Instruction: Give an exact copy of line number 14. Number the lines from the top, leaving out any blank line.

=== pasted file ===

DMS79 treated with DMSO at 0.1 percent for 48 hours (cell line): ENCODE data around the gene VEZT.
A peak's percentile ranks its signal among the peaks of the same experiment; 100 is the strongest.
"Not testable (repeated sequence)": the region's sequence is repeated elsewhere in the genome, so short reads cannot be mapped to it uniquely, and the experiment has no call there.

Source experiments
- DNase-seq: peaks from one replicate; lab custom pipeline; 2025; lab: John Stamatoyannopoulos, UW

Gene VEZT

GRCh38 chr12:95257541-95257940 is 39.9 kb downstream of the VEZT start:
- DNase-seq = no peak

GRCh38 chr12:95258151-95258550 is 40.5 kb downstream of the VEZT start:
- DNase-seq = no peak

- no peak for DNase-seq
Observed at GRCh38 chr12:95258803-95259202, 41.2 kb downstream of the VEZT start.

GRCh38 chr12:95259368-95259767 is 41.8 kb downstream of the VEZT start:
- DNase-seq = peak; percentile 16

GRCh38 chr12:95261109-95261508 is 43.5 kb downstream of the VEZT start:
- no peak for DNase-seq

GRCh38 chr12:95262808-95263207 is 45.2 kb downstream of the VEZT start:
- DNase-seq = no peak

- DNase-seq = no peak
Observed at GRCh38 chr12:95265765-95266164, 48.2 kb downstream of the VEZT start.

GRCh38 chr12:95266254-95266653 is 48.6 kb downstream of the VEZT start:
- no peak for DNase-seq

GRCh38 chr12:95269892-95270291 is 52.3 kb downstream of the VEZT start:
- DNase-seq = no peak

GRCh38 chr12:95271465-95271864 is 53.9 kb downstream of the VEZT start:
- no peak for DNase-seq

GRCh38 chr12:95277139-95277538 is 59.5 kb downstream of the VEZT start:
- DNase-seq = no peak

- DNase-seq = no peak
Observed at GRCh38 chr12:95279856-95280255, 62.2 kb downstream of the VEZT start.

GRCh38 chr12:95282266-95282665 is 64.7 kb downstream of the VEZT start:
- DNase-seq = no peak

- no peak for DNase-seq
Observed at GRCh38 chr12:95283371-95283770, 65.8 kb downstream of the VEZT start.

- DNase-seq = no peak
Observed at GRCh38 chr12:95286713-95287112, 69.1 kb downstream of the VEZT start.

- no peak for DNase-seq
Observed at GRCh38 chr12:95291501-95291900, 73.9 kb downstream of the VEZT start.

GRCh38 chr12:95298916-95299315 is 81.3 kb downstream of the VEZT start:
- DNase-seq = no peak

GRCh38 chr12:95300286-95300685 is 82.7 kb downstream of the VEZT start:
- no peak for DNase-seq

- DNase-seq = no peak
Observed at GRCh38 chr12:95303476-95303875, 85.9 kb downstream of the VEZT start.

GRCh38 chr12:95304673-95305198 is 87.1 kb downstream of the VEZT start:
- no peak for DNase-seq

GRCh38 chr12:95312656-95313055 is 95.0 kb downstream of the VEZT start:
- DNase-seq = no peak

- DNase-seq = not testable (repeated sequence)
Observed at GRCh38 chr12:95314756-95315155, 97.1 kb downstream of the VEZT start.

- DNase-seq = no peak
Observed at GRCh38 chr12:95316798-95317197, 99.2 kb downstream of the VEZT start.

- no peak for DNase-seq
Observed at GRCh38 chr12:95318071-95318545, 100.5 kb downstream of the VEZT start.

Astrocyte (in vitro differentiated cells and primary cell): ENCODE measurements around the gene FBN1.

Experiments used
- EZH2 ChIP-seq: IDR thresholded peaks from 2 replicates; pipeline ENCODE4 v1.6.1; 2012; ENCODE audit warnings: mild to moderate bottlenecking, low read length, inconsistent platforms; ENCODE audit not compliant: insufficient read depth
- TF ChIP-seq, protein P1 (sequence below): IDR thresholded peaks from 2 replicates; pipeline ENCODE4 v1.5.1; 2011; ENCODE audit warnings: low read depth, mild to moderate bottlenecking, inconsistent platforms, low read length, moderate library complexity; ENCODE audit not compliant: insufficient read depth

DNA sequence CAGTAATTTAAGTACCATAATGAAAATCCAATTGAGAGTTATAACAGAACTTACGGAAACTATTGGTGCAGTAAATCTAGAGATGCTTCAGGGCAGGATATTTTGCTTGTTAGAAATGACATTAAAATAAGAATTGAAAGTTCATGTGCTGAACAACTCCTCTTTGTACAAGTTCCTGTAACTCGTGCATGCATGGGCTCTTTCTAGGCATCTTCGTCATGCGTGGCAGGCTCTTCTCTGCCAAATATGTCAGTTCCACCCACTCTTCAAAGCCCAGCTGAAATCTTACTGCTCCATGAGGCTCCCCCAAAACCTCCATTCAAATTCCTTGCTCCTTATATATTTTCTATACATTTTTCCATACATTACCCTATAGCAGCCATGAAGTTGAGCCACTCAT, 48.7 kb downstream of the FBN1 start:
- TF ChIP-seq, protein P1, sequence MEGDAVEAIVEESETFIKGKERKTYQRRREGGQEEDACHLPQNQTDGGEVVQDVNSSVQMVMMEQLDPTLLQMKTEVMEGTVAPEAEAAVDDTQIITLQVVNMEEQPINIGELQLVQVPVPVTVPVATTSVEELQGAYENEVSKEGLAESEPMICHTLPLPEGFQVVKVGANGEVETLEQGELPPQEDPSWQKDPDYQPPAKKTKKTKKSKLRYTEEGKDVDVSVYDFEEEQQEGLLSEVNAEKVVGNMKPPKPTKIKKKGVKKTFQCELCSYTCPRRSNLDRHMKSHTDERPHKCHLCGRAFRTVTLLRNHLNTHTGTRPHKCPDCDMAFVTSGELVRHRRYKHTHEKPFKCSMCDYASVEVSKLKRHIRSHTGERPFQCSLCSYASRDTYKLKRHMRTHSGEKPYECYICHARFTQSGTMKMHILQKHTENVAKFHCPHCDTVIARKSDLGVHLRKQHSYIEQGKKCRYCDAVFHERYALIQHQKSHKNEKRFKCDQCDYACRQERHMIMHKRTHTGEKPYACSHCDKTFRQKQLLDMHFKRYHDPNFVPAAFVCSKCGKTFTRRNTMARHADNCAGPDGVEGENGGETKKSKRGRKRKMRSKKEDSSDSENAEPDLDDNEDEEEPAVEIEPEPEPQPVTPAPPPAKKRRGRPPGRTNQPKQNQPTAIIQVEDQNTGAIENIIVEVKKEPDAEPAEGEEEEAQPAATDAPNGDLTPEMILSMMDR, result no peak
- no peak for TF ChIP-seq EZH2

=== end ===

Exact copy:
- DNase-seq = peak; percentile 16